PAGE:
In a keynote address on Tuesday (11), Fox International co-president Tomas Jegeus assured Brazilian producers and industry personnel that local language films and major US releases were mutually beneficial and essential for market growth.
“We believe there’s a strong local film industry,” Jegeus said. “We can invest and help distribute these movies around the world. A local film market is a strong film market.”
The executive cited Brazil as a prime example of territories where local features have gained traction. Market share has climbed more than 32% in Brazil from 2009 to 2010, rising from 14.2% to 18.8%. For the record, market share in China has declined from 56.5% to 56.3% while in India it has dropped from 95% to 90%.
The extraordinary success of Jose Padilha’s Elite Squad 2 (Tropa De Elite 2) is illustrative, Jegeus said, of the appetite for local fare. The crime thriller opened last year in Brazil and grossed $104m to become the biggest release in history, outstripping Avatar and every other US tentpole.
Jegeus used the address to deliver a marketing masterclass and offered insight into the importance of customised advertising materials on international campaigns. The tailor-made approach has generated success for Fox outside North America on such films as the aptly-named Rio, Black Swan and Rise Of The Planet of The Apes (pictured), which he expected to reach $285m.
At a time of revolutionary technological change and fierce competition from alternative entertainment platforms, the industry veteran said marketing strategies had to adapt or die.
“I believe marketing strategies are based on how we were doing things back in 1999,” Jegeus said. “We have to adopt creative campaigns for every market and one of the things is to break down your audience into, say, 20 sub-groups and think about how to reach them.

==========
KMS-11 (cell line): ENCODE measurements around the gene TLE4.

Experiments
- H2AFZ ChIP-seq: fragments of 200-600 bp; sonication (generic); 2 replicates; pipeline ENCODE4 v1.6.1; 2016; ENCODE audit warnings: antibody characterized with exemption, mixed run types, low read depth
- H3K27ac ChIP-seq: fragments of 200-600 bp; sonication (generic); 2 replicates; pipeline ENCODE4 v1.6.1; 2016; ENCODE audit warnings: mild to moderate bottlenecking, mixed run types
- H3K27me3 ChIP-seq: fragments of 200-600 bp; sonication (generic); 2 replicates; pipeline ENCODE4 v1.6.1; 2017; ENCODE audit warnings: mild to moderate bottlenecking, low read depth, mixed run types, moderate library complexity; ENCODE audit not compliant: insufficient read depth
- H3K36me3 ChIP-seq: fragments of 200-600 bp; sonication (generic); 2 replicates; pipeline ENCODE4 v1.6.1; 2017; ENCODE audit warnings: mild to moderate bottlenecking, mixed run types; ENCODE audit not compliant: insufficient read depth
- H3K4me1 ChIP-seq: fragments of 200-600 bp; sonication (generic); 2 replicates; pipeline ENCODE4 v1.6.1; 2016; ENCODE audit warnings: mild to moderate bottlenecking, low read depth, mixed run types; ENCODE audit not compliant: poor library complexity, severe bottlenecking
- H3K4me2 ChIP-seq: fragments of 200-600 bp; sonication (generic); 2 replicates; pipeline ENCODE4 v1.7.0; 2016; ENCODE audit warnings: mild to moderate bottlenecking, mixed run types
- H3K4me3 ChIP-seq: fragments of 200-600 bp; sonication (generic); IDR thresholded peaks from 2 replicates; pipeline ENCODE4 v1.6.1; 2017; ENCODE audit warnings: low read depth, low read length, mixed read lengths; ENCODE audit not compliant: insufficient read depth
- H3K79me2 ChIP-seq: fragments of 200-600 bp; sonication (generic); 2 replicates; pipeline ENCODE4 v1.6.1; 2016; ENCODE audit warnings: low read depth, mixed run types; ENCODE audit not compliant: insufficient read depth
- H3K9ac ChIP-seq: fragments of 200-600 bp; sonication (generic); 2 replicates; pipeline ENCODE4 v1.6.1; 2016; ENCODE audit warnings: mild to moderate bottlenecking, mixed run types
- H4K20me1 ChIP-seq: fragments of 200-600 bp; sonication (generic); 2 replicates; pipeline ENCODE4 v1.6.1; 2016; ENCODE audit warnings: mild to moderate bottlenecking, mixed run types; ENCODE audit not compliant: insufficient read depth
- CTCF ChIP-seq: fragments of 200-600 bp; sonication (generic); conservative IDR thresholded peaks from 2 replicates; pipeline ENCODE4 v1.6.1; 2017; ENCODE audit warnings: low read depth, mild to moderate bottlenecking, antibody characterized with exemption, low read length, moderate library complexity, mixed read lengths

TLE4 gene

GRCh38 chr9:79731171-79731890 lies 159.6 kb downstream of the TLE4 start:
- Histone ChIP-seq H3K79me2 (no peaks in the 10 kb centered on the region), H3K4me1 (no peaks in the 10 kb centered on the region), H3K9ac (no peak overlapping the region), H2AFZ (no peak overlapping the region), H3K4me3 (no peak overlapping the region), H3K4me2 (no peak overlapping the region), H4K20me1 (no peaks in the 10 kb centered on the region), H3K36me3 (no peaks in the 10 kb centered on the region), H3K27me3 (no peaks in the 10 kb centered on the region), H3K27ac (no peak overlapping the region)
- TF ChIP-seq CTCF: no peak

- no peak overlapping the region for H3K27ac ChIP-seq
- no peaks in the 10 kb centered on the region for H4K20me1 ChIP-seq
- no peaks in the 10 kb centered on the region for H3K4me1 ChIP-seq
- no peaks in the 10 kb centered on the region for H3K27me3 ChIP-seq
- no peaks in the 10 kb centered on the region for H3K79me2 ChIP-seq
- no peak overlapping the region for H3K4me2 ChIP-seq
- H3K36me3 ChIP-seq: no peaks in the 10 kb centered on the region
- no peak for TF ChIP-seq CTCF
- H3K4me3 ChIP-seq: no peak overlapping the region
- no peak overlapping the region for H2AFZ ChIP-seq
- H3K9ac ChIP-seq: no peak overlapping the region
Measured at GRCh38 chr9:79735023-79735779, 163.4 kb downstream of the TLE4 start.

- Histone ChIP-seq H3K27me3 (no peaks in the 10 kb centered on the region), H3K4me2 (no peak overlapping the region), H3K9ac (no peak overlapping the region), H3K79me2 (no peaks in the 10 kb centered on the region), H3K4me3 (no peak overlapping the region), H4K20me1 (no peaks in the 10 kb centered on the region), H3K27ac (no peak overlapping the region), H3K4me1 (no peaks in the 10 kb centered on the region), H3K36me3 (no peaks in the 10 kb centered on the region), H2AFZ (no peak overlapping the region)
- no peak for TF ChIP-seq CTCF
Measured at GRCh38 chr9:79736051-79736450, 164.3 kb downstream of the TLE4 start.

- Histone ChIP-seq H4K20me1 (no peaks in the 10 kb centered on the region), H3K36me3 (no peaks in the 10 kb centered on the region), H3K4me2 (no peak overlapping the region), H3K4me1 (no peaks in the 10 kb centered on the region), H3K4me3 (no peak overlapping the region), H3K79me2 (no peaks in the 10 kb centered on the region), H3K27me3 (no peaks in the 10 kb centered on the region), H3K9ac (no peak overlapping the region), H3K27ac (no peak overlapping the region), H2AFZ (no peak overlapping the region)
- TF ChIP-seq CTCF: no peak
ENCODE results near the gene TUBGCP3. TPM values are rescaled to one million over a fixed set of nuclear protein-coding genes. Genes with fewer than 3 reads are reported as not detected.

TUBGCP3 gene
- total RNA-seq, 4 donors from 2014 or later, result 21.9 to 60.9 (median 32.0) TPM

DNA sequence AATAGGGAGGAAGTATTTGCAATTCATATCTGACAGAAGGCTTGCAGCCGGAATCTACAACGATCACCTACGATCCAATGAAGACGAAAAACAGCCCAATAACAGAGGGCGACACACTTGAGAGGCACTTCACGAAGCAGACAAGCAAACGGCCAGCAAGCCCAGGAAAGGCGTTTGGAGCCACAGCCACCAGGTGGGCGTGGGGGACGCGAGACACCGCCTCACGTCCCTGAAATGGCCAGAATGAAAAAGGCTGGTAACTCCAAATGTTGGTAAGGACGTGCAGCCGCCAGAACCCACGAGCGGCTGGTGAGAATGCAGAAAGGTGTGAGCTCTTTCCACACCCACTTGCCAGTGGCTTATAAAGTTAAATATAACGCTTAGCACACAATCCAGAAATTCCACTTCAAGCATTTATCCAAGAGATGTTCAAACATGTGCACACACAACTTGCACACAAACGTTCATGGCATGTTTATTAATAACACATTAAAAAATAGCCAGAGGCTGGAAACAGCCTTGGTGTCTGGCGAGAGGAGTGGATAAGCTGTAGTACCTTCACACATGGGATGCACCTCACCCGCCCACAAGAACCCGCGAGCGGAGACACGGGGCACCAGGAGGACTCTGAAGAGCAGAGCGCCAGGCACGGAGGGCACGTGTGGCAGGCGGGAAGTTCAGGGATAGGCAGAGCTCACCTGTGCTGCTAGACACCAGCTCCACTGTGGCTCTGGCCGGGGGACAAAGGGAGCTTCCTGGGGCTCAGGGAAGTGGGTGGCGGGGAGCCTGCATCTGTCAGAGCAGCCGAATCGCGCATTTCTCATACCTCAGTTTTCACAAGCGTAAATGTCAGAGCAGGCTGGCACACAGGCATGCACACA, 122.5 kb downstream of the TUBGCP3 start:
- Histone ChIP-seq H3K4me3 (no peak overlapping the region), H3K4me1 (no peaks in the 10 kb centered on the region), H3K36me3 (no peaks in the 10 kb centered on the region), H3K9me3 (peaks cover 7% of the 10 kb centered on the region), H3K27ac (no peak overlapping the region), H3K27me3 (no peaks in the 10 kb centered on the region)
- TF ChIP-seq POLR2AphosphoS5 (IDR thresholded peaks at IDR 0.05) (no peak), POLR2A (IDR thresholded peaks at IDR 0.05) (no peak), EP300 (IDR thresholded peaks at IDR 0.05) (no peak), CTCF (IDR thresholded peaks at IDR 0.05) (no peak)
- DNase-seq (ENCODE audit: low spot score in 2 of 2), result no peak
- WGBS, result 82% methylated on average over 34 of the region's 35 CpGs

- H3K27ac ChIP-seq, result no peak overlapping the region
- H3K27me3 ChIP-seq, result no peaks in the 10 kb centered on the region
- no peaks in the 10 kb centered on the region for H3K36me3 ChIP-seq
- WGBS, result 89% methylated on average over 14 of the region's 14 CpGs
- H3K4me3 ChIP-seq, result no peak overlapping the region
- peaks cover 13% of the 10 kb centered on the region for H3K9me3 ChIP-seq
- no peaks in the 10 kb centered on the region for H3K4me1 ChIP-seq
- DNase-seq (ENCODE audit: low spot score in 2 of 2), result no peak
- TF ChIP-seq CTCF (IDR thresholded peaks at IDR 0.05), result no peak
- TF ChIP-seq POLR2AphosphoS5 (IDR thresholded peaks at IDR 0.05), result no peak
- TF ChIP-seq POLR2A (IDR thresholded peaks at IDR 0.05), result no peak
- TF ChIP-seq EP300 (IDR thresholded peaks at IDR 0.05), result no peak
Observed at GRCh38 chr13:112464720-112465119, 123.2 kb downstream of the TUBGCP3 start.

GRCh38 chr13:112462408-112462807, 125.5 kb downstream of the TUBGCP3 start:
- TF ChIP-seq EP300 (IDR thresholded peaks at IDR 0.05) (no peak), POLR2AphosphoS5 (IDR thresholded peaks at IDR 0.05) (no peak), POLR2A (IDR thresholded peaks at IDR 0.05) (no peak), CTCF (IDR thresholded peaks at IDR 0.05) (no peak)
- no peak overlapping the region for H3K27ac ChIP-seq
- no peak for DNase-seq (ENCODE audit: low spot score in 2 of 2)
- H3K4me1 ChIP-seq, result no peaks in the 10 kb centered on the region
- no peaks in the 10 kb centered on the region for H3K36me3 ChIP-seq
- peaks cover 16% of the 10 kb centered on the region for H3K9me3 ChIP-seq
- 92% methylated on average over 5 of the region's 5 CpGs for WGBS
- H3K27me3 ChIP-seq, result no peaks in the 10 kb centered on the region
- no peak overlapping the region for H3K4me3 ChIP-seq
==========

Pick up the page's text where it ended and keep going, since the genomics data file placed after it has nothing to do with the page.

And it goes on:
“You have to innovate. Movie posters are no longer enough – you have to disrupt. Nobody wants to watch advertising any more, so you have to grab them by the collar and make them take notice. You have to influence pop culture through publicity and create interest in an event.”
By way of example, Jegeus told how Fox booked a massive billboard in the UK to promote Gulliver’s Travels, projected images of Avatar on to the world’s largest sphere in Taiwan, and hired an English field next to the 17th century Cerne Abbas giant fertility symbol in Dorset and commissioned a huge outline of Homer Simpson brandishing a doughnut.
In a wide-ranging talk that placed faith in the future of 3D, ongoing international box office growth and anti-piracy efforts, Jegeus also predicted an exhibition surge in Brazil.
“There need to be more screens and we believe we are going to see [exhibition] growth in the next five to ten years, which is great for us in the US and also for local producers.”
Jegeus serves as co-president of Fox International with Paul Hanneman.